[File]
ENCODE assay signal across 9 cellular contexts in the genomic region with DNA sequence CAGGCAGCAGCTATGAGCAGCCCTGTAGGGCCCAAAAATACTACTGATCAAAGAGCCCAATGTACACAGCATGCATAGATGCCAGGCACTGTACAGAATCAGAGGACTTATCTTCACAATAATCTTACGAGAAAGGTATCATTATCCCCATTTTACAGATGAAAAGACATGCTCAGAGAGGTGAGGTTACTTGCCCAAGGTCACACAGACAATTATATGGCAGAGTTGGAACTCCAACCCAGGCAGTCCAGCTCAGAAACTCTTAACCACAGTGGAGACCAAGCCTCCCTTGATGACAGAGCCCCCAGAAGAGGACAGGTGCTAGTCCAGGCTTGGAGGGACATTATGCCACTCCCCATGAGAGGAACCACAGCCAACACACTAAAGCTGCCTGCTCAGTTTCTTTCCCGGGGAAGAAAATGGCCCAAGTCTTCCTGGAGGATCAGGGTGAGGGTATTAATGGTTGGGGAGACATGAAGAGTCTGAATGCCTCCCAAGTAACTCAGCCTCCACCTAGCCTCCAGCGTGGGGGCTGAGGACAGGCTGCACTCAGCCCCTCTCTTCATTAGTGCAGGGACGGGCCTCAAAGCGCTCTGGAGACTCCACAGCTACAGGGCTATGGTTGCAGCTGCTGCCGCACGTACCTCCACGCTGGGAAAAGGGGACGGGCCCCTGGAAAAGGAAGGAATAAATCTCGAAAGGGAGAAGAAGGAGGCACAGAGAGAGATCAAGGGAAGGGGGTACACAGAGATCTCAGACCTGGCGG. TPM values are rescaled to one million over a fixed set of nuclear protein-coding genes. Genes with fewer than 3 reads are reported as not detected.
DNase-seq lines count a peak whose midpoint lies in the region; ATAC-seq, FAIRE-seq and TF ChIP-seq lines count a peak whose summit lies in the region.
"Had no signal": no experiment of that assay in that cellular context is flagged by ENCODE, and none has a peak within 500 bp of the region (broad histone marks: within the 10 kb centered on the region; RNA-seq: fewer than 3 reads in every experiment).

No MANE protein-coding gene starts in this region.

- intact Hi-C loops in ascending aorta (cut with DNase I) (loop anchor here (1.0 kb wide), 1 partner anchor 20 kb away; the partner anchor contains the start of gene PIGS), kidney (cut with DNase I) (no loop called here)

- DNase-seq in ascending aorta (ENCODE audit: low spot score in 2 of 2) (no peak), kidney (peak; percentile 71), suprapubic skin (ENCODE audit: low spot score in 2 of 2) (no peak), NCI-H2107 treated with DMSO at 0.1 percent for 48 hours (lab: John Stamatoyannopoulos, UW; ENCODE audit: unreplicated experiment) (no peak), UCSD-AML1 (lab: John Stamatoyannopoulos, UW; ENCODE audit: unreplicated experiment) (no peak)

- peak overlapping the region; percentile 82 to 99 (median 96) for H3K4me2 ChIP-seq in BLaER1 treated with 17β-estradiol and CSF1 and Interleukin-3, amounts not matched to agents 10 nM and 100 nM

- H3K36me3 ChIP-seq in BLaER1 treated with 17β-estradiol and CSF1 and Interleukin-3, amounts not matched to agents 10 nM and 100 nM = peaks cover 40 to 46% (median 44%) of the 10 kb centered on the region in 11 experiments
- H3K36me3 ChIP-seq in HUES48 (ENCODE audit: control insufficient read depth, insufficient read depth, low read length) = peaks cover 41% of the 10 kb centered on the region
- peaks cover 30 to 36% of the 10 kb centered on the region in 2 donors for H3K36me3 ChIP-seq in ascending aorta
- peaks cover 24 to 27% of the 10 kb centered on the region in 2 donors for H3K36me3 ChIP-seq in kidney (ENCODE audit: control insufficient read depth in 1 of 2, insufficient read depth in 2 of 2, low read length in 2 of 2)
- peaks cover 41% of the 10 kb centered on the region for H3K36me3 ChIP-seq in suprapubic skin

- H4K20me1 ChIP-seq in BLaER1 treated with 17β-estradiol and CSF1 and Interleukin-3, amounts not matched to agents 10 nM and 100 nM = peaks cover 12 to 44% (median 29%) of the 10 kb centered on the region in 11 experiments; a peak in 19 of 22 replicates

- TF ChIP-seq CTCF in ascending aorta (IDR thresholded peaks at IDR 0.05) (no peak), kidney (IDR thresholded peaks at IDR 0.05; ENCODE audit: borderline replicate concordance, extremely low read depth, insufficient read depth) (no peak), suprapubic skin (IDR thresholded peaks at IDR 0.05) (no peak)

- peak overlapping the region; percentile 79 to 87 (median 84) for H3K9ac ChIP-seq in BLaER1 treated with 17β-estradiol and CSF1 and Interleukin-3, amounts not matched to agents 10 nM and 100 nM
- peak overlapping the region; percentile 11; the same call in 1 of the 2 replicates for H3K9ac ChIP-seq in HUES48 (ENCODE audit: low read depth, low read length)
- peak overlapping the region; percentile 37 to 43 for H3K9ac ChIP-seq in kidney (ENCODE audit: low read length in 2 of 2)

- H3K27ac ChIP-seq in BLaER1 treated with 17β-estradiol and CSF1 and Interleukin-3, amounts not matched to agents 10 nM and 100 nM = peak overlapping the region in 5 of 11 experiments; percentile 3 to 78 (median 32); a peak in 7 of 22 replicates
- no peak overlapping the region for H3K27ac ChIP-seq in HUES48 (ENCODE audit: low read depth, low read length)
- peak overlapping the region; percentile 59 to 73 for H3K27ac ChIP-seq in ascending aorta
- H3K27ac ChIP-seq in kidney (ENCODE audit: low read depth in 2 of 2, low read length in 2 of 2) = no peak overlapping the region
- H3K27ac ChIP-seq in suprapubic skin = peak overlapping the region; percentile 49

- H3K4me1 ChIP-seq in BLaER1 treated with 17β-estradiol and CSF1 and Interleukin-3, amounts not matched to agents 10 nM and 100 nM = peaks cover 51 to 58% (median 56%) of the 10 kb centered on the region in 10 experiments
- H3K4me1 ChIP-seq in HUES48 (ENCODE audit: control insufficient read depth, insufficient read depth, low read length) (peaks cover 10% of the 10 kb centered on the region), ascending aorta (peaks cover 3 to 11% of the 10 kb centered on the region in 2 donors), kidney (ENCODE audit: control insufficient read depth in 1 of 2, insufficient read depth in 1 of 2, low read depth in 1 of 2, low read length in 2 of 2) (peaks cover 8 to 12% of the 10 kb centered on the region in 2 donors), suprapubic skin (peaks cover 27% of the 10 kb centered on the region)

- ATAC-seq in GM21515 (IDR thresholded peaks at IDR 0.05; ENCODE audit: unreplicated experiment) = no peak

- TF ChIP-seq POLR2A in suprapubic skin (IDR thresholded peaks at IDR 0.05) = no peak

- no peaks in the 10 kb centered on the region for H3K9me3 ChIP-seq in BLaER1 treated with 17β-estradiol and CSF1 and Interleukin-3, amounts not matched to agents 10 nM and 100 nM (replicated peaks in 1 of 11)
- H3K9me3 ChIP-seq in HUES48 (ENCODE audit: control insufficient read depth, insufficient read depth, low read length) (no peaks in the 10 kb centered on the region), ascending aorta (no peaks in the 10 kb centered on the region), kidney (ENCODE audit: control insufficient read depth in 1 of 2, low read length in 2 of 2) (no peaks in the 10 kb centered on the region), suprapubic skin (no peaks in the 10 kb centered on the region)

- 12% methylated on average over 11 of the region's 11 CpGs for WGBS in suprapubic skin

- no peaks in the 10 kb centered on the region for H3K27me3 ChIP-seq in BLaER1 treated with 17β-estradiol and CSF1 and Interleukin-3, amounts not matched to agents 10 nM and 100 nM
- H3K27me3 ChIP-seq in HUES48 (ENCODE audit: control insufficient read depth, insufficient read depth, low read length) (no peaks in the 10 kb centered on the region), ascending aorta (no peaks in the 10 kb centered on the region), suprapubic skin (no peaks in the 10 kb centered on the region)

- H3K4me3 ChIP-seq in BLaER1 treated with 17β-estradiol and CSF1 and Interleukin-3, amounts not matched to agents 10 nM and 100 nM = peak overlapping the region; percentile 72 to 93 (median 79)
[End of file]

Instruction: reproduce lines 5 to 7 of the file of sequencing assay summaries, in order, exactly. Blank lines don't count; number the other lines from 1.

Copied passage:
- intact Hi-C loops in ascending aorta (cut with DNase I) (loop anchor here (1.0 kb wide), 1 partner anchor 20 kb away; the partner anchor contains the start of gene PIGS), kidney (cut with DNase I) (no loop called here)

- DNase-seq in ascending aorta (ENCODE audit: low spot score in 2 of 2) (no peak), kidney (peak; percentile 71), suprapubic skin (ENCODE audit: low spot score in 2 of 2) (no peak), NCI-H2107 treated with DMSO at 0.1 percent for 48 hours (lab: John Stamatoyannopoulos, UW; ENCODE audit: unreplicated experiment) (no peak), UCSD-AML1 (lab: John Stamatoyannopoulos, UW; ENCODE audit: unreplicated experiment) (no peak)

- peak overlapping the region; percentile 82 to 99 (median 96) for H3K4me2 ChIP-seq in BLaER1 treated with 17β-estradiol and CSF1 and Interleukin-3, amounts not matched to agents 10 nM and 100 nM